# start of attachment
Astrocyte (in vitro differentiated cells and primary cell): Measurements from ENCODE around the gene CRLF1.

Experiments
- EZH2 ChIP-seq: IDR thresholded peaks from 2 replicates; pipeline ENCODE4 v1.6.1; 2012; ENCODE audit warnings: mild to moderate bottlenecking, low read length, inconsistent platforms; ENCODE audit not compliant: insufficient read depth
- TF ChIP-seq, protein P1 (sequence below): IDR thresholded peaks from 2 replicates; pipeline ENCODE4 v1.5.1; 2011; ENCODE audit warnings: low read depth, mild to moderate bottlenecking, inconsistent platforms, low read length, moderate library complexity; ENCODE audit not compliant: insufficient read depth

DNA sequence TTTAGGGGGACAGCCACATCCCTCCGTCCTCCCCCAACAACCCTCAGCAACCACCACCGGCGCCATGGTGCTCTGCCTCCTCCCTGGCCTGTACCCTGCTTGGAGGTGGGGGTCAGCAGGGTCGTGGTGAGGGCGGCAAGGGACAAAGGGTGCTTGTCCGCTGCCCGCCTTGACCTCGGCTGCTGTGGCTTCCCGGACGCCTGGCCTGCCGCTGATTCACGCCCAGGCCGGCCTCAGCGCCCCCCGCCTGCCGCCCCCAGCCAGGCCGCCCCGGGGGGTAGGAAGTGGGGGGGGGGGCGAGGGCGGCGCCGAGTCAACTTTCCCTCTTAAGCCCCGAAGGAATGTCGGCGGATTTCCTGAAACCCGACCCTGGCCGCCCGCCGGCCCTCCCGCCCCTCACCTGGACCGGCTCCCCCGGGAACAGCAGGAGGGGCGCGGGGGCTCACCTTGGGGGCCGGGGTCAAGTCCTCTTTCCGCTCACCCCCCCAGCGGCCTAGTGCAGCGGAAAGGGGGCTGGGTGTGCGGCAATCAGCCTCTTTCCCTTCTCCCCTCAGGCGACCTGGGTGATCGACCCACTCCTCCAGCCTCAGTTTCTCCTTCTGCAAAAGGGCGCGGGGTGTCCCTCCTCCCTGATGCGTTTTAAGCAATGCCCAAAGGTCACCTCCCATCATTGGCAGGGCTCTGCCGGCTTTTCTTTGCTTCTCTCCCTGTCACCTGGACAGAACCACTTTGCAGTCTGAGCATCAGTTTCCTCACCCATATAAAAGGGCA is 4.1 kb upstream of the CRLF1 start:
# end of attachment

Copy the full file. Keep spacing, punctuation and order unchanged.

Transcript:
Astrocyte (in vitro differentiated cells and primary cell): Measurements from ENCODE around the gene CRLF1.

Experiments
- EZH2 ChIP-seq: IDR thresholded peaks from 2 replicates; pipeline ENCODE4 v1.6.1; 2012; ENCODE audit warnings: mild to moderate bottlenecking, low read length, inconsistent platforms; ENCODE audit not compliant: insufficient read depth
- TF ChIP-seq, protein P1 (sequence below): IDR thresholded peaks from 2 replicates; pipeline ENCODE4 v1.5.1; 2011; ENCODE audit warnings: low read depth, mild to moderate bottlenecking, inconsistent platforms, low read length, moderate library complexity; ENCODE audit not compliant: insufficient read depth

DNA sequence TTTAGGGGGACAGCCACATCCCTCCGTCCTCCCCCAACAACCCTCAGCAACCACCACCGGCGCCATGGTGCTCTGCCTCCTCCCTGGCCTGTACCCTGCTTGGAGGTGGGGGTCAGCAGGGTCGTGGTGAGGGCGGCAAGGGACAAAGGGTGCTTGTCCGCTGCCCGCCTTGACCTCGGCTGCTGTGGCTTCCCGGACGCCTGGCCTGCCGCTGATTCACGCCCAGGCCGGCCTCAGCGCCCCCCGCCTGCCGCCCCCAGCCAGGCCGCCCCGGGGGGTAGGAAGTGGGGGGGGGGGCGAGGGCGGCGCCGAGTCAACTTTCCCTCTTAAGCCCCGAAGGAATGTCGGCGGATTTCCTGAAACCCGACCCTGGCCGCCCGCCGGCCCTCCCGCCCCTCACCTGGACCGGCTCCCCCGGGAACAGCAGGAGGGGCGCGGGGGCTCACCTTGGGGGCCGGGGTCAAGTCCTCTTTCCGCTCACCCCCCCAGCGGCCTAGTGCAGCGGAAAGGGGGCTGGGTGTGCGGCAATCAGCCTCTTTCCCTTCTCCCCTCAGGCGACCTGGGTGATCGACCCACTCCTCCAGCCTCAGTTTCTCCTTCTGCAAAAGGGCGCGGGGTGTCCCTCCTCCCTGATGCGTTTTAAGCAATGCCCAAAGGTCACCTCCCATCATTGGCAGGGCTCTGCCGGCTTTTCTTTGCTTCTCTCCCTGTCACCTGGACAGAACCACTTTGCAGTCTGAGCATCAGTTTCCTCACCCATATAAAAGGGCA is 4.1 kb upstream of the CRLF1 start: